Exploring Light through an exhibition of Ferroni & Coccetta at Il-Hagar
Ferroni & Coccetta – Exploring Light – an exhibition at Il-Hagar Museum in Gozo, showcases works of one of Italy’s most important artists during the 20th Century – Gianfranco Ferroni – alongside contemporary Italian artist, Walter Coccetta.
Il Hagar said that it is the first ever exhibition of Ferroni’s paintings in the Maltese Islands and will also feature his graphic arts.
Walter Coccetta is no newcomer to Gozo, since he has already exhibited his art at the Gozo Citadel in 2011.
“Il mio prossimo libro sui tesori d’Italia non terminera’ piu’ con Fontana, ma con Ferroni,” Vittorio Sgarbi announced last summer in Seravezza, Italy. Gianfranco Ferroni was a protagonist within the Italian artistic movement of the Metacosa.
Art critic Niccolo’ Lucarelli when looking into the Seravezza exhibition, commented that “Ferroni dedicated many years of his career to the presentation of a rarefied world of a few, insignificant objects, immersed in a light that melts corporeity, which works reveal his composed expectation of, (and search for), the meaning of human existence, which as an atheist, he could not have expected to find in God.”
Lucarelli explains that, “the sacredness of the light in his art exposes his yearning for an unlikely miracle. It is a world of silent intimacy.” Ferroni’s works have been exhibited in many fora, notably the Venice Biennale editions of 1958, 1964, 1968 and 1982.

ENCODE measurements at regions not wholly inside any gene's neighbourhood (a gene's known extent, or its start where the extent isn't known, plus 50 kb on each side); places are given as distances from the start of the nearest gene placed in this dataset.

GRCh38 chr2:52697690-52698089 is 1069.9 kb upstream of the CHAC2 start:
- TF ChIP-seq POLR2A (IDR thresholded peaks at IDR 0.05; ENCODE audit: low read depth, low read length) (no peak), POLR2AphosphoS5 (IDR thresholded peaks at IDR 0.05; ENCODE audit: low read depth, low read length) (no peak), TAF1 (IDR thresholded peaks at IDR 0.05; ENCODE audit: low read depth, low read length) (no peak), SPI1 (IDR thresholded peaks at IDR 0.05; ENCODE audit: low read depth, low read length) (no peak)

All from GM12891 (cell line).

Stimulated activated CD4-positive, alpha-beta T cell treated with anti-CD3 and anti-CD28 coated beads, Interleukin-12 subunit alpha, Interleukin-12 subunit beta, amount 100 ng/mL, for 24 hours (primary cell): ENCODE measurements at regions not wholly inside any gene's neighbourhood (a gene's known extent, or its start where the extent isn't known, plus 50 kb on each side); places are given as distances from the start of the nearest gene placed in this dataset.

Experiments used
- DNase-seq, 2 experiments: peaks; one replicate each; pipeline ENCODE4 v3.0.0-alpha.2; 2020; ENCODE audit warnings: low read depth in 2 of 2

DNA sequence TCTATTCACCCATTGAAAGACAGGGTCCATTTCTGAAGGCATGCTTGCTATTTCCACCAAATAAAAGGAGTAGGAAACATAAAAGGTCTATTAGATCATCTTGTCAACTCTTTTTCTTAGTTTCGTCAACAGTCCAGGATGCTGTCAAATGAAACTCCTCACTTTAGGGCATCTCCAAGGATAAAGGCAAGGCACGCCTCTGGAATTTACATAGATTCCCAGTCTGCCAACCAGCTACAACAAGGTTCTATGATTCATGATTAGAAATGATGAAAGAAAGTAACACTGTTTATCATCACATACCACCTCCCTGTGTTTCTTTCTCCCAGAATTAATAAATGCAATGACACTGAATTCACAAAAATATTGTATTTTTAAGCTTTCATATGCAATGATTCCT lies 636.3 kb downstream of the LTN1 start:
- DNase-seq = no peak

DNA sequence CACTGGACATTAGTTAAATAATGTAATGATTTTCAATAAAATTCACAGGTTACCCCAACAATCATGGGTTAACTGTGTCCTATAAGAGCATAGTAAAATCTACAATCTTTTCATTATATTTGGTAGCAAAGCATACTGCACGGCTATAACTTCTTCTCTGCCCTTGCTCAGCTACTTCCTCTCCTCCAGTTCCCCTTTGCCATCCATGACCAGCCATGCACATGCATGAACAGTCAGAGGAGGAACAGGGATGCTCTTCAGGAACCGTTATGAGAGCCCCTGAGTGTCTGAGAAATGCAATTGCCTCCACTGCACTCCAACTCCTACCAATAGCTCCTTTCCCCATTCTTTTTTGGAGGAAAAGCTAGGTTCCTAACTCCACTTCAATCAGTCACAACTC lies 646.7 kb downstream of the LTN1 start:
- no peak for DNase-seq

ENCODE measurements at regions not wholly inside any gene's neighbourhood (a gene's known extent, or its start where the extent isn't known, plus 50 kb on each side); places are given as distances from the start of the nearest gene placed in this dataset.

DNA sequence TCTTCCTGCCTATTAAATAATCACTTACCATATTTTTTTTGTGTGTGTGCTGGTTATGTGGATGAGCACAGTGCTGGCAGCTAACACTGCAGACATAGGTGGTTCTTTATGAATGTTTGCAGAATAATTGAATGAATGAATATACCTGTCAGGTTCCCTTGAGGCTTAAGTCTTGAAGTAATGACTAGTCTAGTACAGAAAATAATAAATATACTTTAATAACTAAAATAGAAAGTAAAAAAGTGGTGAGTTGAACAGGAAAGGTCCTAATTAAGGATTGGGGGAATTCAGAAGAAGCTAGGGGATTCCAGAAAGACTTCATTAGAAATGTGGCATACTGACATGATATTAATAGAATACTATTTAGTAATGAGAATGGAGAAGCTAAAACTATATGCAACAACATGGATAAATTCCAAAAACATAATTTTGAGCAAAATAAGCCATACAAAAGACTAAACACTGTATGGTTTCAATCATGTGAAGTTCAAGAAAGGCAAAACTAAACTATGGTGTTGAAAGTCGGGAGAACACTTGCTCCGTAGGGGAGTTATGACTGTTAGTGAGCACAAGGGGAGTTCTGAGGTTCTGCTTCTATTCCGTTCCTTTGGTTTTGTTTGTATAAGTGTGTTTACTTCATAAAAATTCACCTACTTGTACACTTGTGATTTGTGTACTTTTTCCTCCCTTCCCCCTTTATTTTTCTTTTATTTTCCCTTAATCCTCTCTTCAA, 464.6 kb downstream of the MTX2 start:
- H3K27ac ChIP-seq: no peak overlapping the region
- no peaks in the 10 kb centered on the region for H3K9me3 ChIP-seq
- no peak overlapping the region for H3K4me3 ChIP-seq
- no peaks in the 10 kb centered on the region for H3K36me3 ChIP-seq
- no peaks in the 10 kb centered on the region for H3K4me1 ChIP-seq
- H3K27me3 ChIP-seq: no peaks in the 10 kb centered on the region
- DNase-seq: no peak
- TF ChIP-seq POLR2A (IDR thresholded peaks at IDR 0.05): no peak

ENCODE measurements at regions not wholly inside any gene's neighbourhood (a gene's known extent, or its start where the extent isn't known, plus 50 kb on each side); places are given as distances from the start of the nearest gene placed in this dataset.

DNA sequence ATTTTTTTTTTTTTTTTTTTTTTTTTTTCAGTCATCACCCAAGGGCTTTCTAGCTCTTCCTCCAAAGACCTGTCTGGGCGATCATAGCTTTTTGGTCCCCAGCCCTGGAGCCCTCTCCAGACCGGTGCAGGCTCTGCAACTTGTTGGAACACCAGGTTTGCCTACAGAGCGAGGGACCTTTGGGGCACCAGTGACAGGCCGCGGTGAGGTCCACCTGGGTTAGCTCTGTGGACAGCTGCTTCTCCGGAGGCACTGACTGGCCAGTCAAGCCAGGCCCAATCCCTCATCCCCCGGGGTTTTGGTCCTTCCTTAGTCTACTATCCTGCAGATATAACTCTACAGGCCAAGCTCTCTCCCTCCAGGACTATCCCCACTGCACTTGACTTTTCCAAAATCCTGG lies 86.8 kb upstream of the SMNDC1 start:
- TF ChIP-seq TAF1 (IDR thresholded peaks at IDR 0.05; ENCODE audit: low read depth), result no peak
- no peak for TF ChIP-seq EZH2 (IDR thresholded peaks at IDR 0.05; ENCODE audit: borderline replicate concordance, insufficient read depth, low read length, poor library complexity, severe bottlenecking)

Sgarbi, speaking of Ferroni, last summer described him as, “a painter who in the last, extraordinary period of his life had such intense moments, true, and so poignant in the tension of the colour, to recall Vermeer, or a sublime but sadly forgotten Angelo Morbelli. A painter firmly immersed in thought, an atheist capable of representing the divine with a powerful spiritual intensity.”
Coccetta uses techniques ranging from simple oil to mixed techniques, including fresco painting. Shade and semi-darkness have always formed the basic elements of Coccetta’s work.
The museum said that “he embraces a style which makes light and various materials, the true protagonists of the work of art. However, his sojourn in the Maltese Islands, has enabled him to explore the Mediterranean light which has enhanced his exploration of life, spirit and experience.”
The exhibition is open to the public until Thursday, the 13th of June, Il-Hagar, is located in St George’s Square, and is open seven days a week from 9am-5pm free of charge.